Use this URL to cite or link to this record in EThOS: http://ethos.bl.uk/OrderDetails.do?uin=uk.bl.ethos.658108
Title: Flow control on helicopter rotors using active gurney flaps
Author: Pastrikakis, Vasileios
ISNI:       0000 0004 5352 0368
Awarding Body: University of Liverpool
Current Institution: University of Liverpool
Date of Award: 2015
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Abstract:
This thesis presents closed loop control of active Gurney flaps on rotors. Firstly, it builds on the Helicopter Multi-Block 2 CFD solver of the University of Liverpool and demonstrates the implementation and use of Gurney flaps on wings, and rotors. The idea is to flag any cell face within the computational mesh with a solid, no slip boundary condition. Hence the infinitely thin Gurney can be approximated by “blocking cells” in the mesh. Comparison between thick Gurney flaps and infinitely thin Gurneys showed no difference on the integrated loads, the same flow structure was captured and the same vortices were identified ahead and behind the Gurney. The results presented for various test cases suggest that the method is simple and efficient and it can therefore be used for routine analysis of rotors with Gurney flaps. The potential effect of a Gurney flap all over the performance of the W3-Sokol rotor blade in hover was studied next. A rigid blade was first considered and the calculations were conducted at several thrust settings. The Gurney flap was extended from 46%R to 66%R and it was located at the trailing edge of the main rotor blade. Four different sizes of Gurney flaps were studied, 2%, 1%, 0.5% and 0.3% of the chord, and the biggest flap proved to be the most effective. A second study considered elastic blades with and without the Gurney flap. The results were trimmed at the same thrust values as the rigid blade and indicate an increase of aerodynamic performance when the Gurney flap is used, especially for high thrust cases. Moreover, the performance of the W3-Sokol rotor in forward flight with and without Gurney flap was tested. Rigid and elastic blade models were considered and calculations were guided using flight test data. The Gurney flap was extended from 40%R to 65%R, while the size of the Gurney was selected to be 2% of the chord based on the hover study. All results were trimmed to the same thrust as flight tests. The harmonic analysis of the flight test data proved to be a useful tool for identifying vibrations on the rotor caused by stall at the retreating side, and a carefully designed Gurney flap and actuation schedule were essential to alleviate the effects of flow separation. The last part of the thesis is dedicated to a closed loop actuation of the Gurney flap based on the leading edge pressure divergence criterion. The effect of the Gurney flap on the trimming of a full helicopter model, as well as the handling qualities of the rotorcraft were investigated. To the author’s knowledge this is the first attempt to study the effect of active Gurney flaps on elastic rotors with 3D CFD in a closed loop control for retreating blade stall alleviation and hover performance enhancement. The idea is that Gurney will stay deployed during the hover and it will be actuated based on the forward flight demands in order to enhance the rotorcraft capabilities.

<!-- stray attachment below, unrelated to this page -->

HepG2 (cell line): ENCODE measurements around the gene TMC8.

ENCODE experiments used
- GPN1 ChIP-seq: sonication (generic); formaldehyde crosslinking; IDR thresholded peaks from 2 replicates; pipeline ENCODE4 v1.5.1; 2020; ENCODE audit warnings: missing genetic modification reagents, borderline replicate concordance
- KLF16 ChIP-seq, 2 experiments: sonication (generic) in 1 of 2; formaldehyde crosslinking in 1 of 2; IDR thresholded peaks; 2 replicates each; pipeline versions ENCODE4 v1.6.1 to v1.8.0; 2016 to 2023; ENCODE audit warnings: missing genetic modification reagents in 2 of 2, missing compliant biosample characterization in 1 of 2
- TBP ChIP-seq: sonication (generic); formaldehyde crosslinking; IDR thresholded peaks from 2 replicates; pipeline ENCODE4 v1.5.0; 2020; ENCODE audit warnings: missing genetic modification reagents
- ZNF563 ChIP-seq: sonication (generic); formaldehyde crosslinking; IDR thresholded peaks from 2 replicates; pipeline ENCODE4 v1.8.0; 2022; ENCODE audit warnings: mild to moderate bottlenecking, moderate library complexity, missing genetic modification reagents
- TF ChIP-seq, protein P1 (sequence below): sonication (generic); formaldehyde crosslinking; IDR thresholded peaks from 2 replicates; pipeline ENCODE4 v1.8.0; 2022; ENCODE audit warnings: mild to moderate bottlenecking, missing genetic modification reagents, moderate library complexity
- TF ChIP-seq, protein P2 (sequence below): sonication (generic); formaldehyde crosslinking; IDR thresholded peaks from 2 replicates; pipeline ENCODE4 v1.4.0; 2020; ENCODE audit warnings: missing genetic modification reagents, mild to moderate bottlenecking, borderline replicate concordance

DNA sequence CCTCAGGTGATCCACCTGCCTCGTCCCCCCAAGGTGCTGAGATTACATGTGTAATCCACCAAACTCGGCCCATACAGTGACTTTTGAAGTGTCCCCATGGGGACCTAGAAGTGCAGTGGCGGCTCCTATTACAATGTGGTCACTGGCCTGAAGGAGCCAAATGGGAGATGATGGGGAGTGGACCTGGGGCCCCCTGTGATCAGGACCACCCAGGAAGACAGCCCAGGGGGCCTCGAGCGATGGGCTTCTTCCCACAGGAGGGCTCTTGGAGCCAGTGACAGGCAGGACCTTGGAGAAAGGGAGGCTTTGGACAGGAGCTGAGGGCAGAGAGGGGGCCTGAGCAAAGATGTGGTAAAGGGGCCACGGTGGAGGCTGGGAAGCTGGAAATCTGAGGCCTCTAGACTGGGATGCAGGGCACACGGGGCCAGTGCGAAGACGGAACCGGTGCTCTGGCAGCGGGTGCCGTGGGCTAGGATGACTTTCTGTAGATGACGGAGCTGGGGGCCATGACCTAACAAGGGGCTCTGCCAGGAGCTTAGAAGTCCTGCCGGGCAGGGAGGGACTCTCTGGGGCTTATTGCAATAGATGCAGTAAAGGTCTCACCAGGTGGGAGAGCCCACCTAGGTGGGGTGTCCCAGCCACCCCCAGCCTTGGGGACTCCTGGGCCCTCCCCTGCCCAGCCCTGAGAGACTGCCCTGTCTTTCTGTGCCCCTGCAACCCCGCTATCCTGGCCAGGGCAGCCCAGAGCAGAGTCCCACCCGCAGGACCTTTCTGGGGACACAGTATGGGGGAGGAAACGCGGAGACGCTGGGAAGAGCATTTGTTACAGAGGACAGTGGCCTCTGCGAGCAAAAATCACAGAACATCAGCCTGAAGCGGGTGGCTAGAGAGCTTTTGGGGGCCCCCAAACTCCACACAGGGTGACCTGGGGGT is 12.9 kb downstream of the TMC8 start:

Supervisor: Not available Sponsor: Not available
Qualification Name: Thesis (Ph.D.) Qualification Level: Doctoral
EThOS ID: uk.bl.ethos.658108  DOI: Not available
Keywords: TL Motor vehicles. Aeronautics. Astronautics
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